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every year pollsters ask americans to name the man and woman they had mire most. hillary clinton has been the most admired for the last 14 years in a row and 20 times overall. but that isn't necessarily mean most americans admire her because she wins with relatively small numbers in a crowd field. just 13% last time. and that's tell willing. our jonathan mann reports some americans argue she has alike ability problem.willing. our jonathan mann reports some americans argue she has alike ability problem.illing. our jonathan mann reports some americans argue she has alike ability problem.lling. our jonathan mann reports some americans argue she has alike ability problem.ing. our jonathan mann reports some americans argue she has alike ability problem.ing. our jonathan mann reports some americans argue she has alike ability problem. >> she doesn't seem very warm. >> she has a lot of baggage. she doesn't appear honest.
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people haven't liked her for years. >> juster personality which is not a fair thing to say because she's a woman and she comes off as kind of serious. you hear a lot on the news about her yelling. >> reporter: they are impressions that barely scratch the surface of hillary clinton's decades in public life. but they are deep seeded and for clinton, they are a problem. hillary clinton has been many things. a middle class girl from the north side of chicago, a yale scholar, the first lady of arkansas, and then the first lady of the united states. ♪ after a few mull chew us years if the white house, they would go on to serve as senator from new york. the only first lady to have hold the post.on to serve as senator york. the only first lady to have hold the post. and in 2007, she became a candidate for president herself. she has worn many hands and famously many pabt suits and she is judged for her clothes, her hair, her marriage, her integrity. and something much more basic,
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her likability. >> you're likeable enough. >> thank you very much. >> reporter: a cbs "new york times" poll found that 52% have an unfavorable view of her. donald trump disliked by only slightly more, 57%. there have been question, scandals, investigations about a land development deal known as whitewater, about the deadly attack in benghazi when she was secretary of state. about her decision to handle her government communications on a private e-mail server. what do all the episodes have in common? no wrong can doing was ever proven, but she was never able to wash away the stain of scandal. >> the problem isn't the substance, the problem is the style. the problem is is he the person you want to have -- >> reporter: and of course there was monica lewinsky, hr
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husband's relationship with an intern. bill clinton is still one of the most popular living american politicians, but the down side is the scandals. and to the extent mentions of monica lewinsky dredge of scandals -- >> reporter: and many americans are just uncomfortable as successful and fiercely ambitious as hillary clinton. years ago, she identified the problem. >> could i have stayed home and bhaked cookies. >> she has already com peetspet the presidential primary. and third secretary of state in the united states. so at this point, i don't think it's -- >> hillary! >> reporter: supporters insist kr chin to is still judged unfairly. >> this is a big test for the country and whether we can look past all of the cultural social and media by iases and look at e individual, their leadership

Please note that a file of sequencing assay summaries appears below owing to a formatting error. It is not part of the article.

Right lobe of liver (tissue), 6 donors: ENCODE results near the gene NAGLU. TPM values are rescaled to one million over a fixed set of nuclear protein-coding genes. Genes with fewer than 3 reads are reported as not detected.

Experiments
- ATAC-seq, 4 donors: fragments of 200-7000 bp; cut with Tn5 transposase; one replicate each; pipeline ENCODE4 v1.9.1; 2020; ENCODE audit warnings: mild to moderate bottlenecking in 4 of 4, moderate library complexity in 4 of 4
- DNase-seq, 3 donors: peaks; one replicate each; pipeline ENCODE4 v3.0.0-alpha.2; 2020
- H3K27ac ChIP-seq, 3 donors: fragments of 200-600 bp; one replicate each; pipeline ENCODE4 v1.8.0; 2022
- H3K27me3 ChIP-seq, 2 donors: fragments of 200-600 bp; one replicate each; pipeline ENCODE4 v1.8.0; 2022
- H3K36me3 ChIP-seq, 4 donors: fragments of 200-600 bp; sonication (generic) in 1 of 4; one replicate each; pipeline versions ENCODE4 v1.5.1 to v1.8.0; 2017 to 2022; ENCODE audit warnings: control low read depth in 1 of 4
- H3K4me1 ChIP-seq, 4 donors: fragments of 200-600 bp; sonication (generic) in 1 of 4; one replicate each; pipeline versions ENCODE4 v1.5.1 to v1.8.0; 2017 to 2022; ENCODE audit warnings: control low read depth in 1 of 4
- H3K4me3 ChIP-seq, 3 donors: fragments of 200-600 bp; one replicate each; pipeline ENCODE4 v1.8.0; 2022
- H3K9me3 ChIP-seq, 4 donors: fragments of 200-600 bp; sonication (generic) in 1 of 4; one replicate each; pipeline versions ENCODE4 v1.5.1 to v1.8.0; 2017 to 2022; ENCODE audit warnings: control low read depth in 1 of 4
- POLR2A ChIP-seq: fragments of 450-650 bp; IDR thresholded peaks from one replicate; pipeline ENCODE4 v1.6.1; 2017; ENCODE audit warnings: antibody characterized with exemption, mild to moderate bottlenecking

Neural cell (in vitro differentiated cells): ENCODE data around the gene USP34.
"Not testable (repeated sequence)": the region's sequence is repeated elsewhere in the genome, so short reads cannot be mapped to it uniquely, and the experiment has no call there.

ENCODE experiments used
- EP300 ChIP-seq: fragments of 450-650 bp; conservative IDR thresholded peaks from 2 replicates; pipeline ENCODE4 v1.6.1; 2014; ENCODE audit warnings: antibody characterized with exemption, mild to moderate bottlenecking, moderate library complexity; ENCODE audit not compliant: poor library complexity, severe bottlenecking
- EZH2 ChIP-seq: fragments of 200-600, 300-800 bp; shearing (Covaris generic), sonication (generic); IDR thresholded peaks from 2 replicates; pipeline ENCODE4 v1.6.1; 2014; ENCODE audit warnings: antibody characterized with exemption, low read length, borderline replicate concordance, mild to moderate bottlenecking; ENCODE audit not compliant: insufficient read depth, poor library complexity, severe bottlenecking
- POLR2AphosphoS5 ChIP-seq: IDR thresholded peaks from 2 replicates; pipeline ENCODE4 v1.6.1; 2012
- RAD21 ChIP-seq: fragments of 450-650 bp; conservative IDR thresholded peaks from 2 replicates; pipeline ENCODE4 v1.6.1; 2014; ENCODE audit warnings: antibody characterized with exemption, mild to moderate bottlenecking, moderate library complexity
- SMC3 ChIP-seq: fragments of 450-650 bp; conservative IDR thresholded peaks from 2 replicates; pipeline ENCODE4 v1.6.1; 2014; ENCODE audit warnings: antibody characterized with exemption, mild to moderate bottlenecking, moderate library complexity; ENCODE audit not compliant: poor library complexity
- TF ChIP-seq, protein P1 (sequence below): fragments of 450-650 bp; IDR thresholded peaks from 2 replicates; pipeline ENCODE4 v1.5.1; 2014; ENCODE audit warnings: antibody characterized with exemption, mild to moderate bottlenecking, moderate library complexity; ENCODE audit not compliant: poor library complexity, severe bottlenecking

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traits and what they bring to the conversation. that is the big test that she will have to pass. >> reporter: compare her to some of the most important men in her life today. clinton is not credited with bernie sanders' honesty, donald trump's candor or her husband's magn magnetism. but she is doggedly working toward the democratic presidential nomination. and as she approaches the general election, she will at some point have to convince americans that she can be the first female president of the united states. whether they like her or not. jonathan mann, cnn. let's debate it. maria cardona and bill press with me. marie, a let me beg let me fin . you heard obama say she's likeable enough. what do you think this issue le. you heard obama say she's likeable enough. what do you think this issuelet. you heard obama say she's likeable enough. what do you think this issueme . you heard obama say she's likeable enough. what do you think this issuee l. you heard obama say she's likeable enough. what do you think this issue le.
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you heard obama say she's likeable enough. what do you think this issuelet. you heard obama say she's likeable enough. what do you think this issue she can't shake it? >> she has over two decades of literally having a national target on her back by right wing republicans. and it is real. it's not just perceived. there has been a whole media industry dedicated for bringing down hillary clinton. and for somebody who has been attacked so much so seasonally and so publicly, the fact that she's still here and still standing and winning the democratic primary right how by over 2.5 million votes, i think the likability issue is something that she can absolutely contend with in the general election by focusing on her ability to be commander in chief, on all of those qualities that people see in her because the fact that she has been so dogged. i think that will help her in the general election. >> it sounds like you're saying, and i want phil to respond, that she doesn't need to be quote/unquote as likeable because she is according to you the most qualified in your opinion. bill press to you, what did you